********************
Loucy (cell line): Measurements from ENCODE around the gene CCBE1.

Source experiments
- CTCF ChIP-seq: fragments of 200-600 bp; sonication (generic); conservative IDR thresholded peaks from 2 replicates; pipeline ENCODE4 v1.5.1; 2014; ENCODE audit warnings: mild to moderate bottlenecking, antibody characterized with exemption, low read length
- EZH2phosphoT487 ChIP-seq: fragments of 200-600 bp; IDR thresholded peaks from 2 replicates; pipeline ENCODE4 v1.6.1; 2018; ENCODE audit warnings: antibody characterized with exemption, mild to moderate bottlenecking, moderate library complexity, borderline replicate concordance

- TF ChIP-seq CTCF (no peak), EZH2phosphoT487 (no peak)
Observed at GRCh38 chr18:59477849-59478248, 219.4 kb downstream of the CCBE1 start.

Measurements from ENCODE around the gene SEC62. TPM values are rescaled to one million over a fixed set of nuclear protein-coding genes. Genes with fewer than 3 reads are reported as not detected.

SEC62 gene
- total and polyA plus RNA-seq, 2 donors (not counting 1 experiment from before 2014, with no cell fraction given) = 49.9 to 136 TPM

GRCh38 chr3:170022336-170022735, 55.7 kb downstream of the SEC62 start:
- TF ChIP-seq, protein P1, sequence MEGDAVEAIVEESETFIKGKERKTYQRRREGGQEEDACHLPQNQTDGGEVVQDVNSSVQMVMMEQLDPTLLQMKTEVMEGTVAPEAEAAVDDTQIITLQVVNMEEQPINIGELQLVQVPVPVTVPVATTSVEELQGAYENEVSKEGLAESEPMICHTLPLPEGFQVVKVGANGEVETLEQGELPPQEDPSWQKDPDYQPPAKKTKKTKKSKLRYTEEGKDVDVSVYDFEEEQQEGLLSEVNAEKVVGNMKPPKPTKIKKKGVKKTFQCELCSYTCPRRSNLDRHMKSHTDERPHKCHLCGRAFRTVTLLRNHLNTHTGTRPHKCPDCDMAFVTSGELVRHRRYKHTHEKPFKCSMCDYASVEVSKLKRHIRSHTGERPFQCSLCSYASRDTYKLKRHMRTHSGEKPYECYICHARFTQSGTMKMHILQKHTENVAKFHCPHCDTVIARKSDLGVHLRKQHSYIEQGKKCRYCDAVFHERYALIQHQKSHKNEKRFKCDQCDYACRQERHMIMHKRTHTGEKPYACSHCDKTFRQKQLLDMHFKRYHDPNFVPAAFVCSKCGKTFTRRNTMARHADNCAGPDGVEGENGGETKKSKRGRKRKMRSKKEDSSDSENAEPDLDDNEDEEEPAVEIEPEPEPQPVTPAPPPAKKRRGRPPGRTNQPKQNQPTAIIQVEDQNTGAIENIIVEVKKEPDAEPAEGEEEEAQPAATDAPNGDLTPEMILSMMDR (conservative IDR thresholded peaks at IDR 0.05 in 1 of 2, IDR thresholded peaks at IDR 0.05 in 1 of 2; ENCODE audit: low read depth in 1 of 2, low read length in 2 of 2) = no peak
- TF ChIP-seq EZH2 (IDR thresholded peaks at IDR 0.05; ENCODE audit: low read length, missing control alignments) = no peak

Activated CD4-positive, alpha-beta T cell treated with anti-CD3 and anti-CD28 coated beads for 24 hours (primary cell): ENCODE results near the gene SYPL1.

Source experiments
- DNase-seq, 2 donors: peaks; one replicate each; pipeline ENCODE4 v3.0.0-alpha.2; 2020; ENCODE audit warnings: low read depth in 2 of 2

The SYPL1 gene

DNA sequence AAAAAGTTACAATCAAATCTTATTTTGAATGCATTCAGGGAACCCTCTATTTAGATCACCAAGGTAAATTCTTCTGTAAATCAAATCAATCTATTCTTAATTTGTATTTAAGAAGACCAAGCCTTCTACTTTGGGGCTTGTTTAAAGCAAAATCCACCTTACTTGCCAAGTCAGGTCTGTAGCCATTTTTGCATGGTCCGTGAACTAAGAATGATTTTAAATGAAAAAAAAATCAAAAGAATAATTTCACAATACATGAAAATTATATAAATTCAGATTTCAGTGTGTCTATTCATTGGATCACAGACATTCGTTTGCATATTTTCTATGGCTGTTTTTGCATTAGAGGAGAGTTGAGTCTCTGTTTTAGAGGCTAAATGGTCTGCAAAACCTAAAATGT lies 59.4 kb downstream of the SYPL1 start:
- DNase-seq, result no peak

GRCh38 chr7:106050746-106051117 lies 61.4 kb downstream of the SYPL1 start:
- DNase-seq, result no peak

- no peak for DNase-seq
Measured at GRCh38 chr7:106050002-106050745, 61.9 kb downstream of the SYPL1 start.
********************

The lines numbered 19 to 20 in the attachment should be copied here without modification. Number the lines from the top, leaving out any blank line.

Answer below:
GRCh38 chr7:106050746-106051117 lies 61.4 kb downstream of the SYPL1 start:
- DNase-seq, result no peak